I awoke at 0730 to the breakfast at the hotel. I received a note from the hotel management that I was to meet the relocation coordinators at 10:30. I lounged around my hotel room for a few hours, waiting for the appropriate time. For the first time, I turned on the TV, and watched some of the local programming.

The first 25 channels or so were all French. the next 15 or so were German. I didn't have much of a hard time figuring out the German TV, and the French had enough going on for me to figure out what was being said, although not every word was understood. I watched Cartoon Network, and enjoyed seeing the cartoons in French. There was one cartoon where they went back in time, and met George Washington, who spoke perfect French, and if not for the white curly hair, he would have looked like Napoleon. He sure sounded like Napoleon.

I was expecting to meet Michael, but was met by a lovely English woman named Claire, who was Robert's wife. We set out to the car, where I met Heidi, a local Swiss German from Bern, who was to be the relocation consultant who drove.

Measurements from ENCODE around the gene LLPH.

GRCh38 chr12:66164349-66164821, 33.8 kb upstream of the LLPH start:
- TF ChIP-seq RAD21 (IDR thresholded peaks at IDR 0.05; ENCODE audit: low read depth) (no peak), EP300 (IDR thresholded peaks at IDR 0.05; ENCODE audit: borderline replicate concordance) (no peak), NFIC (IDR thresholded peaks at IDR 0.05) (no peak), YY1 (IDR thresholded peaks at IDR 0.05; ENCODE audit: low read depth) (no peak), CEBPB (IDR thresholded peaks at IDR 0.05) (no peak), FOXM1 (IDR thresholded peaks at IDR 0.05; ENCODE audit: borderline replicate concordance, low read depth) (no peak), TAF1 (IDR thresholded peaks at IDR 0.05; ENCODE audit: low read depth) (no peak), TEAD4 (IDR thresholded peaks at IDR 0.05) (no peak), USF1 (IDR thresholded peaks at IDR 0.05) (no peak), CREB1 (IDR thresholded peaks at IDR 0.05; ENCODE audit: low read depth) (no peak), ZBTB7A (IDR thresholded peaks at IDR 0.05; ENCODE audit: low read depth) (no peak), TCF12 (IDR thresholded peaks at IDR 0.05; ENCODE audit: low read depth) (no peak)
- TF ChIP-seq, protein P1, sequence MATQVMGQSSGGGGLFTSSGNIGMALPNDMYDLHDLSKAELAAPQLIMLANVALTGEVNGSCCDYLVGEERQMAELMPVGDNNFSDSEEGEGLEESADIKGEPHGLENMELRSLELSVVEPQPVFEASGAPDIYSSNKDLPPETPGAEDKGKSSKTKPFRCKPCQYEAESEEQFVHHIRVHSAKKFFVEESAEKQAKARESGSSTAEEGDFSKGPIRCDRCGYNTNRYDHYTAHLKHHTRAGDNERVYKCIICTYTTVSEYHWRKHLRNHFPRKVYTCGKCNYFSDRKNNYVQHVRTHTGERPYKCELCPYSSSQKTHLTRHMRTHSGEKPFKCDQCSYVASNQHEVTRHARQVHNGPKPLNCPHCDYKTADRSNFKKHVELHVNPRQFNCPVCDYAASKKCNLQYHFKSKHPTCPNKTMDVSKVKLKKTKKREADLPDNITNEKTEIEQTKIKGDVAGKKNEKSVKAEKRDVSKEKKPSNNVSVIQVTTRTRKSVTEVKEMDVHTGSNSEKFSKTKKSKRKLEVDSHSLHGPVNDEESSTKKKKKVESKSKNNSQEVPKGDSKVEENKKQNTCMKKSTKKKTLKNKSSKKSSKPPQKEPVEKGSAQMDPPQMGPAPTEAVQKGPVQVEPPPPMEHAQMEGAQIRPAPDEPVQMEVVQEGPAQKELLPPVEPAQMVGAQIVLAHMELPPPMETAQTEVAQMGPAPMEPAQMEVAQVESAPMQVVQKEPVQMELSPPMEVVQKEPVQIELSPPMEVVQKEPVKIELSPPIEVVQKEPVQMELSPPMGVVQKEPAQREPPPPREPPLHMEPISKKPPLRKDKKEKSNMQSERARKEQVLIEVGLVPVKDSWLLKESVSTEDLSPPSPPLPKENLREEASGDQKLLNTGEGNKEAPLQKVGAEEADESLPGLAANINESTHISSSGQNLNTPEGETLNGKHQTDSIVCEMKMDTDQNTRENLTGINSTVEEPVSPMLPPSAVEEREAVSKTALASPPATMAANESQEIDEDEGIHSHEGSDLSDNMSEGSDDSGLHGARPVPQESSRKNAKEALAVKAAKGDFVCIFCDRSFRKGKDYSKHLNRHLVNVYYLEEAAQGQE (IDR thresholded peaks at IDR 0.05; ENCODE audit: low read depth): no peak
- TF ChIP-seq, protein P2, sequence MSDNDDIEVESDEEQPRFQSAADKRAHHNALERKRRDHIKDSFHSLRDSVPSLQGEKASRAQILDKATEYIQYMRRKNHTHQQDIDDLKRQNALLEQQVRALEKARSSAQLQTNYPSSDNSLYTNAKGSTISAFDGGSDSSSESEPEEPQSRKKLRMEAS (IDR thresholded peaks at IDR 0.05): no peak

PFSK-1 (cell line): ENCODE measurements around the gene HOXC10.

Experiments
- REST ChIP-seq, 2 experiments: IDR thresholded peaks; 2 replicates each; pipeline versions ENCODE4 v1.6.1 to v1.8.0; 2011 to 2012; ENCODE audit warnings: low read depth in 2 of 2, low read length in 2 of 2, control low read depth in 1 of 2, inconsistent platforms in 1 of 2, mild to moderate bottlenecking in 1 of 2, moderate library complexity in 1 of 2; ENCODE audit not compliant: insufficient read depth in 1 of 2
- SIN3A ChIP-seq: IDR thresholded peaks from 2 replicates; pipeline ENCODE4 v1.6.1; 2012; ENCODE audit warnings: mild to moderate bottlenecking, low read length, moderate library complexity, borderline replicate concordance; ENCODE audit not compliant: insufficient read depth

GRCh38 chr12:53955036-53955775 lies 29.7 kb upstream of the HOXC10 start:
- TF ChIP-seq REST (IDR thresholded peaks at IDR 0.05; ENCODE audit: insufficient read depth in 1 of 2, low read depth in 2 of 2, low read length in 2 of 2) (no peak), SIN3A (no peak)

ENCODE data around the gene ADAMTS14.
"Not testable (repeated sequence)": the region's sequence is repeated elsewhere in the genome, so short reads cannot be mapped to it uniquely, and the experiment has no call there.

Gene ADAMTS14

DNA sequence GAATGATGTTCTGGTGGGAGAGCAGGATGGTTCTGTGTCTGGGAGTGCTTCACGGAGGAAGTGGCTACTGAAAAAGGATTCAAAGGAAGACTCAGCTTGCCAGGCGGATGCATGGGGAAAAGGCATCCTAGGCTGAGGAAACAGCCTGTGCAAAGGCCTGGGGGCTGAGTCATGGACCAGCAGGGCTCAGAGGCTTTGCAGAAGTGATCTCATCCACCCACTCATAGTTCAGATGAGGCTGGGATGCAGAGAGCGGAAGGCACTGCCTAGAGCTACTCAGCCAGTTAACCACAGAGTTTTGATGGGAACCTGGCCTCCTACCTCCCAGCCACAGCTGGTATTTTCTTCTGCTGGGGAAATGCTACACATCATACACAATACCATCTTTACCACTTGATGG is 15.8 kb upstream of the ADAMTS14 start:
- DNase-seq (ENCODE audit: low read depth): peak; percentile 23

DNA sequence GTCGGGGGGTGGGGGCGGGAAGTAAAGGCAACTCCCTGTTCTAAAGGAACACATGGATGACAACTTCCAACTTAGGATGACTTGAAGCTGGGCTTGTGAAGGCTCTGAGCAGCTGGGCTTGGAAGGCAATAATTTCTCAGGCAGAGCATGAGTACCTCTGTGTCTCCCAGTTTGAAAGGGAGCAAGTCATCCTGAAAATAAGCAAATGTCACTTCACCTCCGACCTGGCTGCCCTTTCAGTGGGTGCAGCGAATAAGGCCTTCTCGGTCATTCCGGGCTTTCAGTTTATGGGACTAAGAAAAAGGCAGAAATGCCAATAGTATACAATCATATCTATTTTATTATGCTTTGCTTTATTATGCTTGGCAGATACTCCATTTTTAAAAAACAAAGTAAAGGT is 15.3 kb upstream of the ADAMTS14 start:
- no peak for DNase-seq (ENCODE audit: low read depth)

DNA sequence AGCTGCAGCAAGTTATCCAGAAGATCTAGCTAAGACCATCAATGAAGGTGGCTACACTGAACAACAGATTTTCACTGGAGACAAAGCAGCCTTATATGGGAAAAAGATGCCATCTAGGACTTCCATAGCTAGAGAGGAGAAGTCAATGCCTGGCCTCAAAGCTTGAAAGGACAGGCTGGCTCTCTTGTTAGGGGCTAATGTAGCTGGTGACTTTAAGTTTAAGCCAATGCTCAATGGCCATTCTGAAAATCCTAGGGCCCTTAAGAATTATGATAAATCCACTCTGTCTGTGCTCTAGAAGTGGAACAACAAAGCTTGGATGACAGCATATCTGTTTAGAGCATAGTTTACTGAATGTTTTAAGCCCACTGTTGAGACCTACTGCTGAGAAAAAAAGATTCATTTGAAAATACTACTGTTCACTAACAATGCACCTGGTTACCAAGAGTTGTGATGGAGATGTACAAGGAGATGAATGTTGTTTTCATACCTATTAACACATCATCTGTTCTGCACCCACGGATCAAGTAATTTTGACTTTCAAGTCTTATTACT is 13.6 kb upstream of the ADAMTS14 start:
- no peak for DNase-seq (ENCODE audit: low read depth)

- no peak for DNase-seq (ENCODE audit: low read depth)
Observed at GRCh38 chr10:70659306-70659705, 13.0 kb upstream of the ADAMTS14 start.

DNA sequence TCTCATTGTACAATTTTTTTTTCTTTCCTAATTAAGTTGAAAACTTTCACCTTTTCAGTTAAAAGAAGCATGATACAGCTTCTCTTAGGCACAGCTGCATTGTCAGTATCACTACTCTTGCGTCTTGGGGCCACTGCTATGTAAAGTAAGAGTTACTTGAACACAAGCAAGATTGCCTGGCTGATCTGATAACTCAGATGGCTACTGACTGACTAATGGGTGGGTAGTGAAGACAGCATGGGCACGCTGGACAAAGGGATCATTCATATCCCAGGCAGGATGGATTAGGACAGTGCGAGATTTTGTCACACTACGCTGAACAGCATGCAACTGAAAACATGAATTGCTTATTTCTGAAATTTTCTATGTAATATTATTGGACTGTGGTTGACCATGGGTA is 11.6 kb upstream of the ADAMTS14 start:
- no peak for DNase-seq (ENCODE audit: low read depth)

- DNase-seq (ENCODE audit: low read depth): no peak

They had a busy agenda for me, and at the beginning of the day, I was quite gung-ho about living in Villars-Sur-Glane, or Moncor, or Fribourg; a comfortable bike from home to work. However, the International school is in Bern, 25 km away. I might be comfortable, but the kids and wife would be forced to commute.

We visited two apartments in the neighborhood around the place of work. One was a very nice apartment that had lots of space, and was located on the third floor. It had no stairs, which would suck on grocery time. It had a nice big basement room to store bikes. It had a laundry room, but also a schedule attached to the laundry room.

This is actually quite normal in Europe. Say for instance, you have 6 families living in an apartment building. Family 1 gets Monday, family 2 gets Tuesday, etc. You don't get to just waltz downstairs and use the laundry room if it's not your day. (Unless you arrange it with your neighbor). The clothes dryers were weird, but seemed to be kinda cool. of a your normal machine, where you insert clothes (and maybe money), turn it on, spins around, dry clothes come out. Instead of that, there is a big room with clothes lines. you hang up your clothes, and turn on the heater, which blows hot dry air onto the clothes. I guess this is more energy efficient.